This case study of Mac Grianna's translations of four of Conrad's works evaluates the quality of these translations and assesses how he brings his own individual qualities as a creative writer to the act of translation. Against a background of developments in translation studies in Europe and Ireland, his work is contextualised and analysed in the light of contemporary commentators, Paedar Ua Laoghaire and Gearóid Ó Nualláin, with an examination of their stipulations regarding the translation of the Irish language from English, notably the promulgation of caint na ndaoine to the exclusion of any other style or register of the Irish language. An analysis is made of Mac Grianna's creative ability using Guildford's nine characteristics of the creative individual. Each quality is examined and assessed as it relates to the translations of Conrad, using samples from the translations to demonstrate how they illustrate these characteristics. All examples from the translations are accessed through Tobar na Gaedhlige. French translations of the samples are given as a further method of comparison. Some complexities of Conrad's style are analysed, such as his use of de-verbal negative adjectives and Mac Grianna's response to these challenges is investigated. Criticisms that stem from his use of cain na ndaoine in these translations are examined, and his use of storytelling devices such as alliteration, rhythm, and synonymic adjectives are demonstrated.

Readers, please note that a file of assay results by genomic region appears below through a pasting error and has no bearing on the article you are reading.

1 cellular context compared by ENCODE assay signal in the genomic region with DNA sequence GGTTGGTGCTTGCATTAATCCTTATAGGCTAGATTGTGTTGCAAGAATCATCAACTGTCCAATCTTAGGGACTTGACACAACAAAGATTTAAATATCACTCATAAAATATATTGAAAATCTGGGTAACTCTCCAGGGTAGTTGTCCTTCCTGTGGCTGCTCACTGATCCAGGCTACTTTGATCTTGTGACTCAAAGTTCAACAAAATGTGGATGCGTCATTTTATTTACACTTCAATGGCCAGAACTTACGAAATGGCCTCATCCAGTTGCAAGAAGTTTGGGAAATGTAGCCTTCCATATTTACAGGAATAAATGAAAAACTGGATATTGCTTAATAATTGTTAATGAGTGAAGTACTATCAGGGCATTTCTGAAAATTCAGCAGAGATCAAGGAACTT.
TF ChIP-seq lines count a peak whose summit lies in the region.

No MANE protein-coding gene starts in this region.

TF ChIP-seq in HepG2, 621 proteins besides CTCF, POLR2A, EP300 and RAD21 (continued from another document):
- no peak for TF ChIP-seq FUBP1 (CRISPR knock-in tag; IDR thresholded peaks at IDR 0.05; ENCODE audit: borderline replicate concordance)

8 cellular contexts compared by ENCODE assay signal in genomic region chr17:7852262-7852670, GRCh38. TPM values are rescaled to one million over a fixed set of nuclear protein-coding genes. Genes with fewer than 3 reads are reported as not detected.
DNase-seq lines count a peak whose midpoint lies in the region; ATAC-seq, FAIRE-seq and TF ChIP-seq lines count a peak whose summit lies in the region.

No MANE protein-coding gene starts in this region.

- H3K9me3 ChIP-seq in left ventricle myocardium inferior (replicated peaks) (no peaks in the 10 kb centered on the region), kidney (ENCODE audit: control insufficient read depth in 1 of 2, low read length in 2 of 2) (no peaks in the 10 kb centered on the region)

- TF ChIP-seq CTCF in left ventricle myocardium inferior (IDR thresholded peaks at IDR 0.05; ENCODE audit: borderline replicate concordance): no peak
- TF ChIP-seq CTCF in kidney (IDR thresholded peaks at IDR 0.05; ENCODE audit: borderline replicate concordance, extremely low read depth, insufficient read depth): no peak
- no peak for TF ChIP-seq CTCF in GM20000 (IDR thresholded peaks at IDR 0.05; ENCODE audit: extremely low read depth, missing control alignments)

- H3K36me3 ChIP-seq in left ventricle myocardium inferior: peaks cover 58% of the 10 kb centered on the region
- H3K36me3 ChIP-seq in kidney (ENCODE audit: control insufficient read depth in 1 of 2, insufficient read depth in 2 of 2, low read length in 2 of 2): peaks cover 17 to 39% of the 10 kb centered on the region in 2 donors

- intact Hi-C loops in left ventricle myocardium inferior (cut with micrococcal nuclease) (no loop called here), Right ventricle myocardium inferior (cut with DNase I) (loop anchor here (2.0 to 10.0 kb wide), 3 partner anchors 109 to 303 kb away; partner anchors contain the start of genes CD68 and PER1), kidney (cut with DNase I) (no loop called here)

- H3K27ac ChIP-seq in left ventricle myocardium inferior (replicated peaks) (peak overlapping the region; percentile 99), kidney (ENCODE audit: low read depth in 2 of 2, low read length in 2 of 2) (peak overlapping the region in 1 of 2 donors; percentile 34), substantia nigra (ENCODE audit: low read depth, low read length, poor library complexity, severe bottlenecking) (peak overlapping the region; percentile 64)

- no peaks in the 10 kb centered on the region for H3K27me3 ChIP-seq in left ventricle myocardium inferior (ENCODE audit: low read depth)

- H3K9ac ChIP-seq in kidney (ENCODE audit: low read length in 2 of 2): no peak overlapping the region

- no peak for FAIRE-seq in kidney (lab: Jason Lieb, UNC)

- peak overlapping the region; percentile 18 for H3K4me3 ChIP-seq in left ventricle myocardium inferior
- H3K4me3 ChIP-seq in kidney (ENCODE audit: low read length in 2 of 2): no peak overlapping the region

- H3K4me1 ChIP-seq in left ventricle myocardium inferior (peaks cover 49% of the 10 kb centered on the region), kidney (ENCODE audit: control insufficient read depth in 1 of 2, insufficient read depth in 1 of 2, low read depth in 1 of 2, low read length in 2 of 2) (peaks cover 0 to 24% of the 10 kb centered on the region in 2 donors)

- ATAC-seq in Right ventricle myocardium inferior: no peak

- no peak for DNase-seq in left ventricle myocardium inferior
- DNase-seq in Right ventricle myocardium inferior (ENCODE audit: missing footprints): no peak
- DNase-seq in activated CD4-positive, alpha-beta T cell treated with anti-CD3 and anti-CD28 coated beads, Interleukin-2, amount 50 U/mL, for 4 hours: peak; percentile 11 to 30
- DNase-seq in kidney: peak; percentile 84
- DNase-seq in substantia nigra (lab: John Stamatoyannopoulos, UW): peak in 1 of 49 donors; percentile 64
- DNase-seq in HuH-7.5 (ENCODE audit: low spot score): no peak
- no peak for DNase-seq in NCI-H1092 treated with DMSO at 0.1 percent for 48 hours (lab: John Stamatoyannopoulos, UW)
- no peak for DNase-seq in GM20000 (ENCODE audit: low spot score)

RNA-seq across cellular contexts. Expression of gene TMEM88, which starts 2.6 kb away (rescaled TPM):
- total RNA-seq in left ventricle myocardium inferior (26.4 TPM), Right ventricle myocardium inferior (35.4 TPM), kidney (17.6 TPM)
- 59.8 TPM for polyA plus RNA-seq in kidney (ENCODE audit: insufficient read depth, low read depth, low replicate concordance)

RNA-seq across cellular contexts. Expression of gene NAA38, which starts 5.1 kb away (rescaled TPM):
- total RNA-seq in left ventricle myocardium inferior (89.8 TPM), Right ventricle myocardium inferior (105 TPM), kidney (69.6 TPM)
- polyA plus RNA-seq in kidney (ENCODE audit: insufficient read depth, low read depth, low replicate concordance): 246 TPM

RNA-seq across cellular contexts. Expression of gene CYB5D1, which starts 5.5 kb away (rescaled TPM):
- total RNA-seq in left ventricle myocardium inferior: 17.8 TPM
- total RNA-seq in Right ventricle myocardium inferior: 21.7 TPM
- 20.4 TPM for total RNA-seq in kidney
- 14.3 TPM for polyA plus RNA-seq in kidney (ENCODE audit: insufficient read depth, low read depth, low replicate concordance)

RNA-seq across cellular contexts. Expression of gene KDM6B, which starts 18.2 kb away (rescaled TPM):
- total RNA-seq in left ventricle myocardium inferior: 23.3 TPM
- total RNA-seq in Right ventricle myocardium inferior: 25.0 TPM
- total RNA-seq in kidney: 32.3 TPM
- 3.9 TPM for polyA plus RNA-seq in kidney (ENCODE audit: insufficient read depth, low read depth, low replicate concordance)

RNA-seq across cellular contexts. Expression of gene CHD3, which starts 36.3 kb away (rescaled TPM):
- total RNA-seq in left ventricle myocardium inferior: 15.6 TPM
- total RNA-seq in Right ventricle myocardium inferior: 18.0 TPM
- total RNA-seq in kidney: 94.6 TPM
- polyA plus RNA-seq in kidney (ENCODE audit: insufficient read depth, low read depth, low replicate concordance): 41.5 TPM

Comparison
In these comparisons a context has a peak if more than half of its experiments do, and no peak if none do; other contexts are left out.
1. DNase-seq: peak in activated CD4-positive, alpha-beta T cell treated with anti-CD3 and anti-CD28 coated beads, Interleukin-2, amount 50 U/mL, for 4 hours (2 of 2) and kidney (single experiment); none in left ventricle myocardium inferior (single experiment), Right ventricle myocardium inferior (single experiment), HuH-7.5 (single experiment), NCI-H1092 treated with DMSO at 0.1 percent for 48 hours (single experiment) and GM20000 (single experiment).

|Date of Award||Oct 2018|
|Supervisor||Ailbhe Ó'Corráin (Supervisor) & Peter Smith (Supervisor)|
- Paedar Ua Laoghaire
- Gearóid Ó Nualláin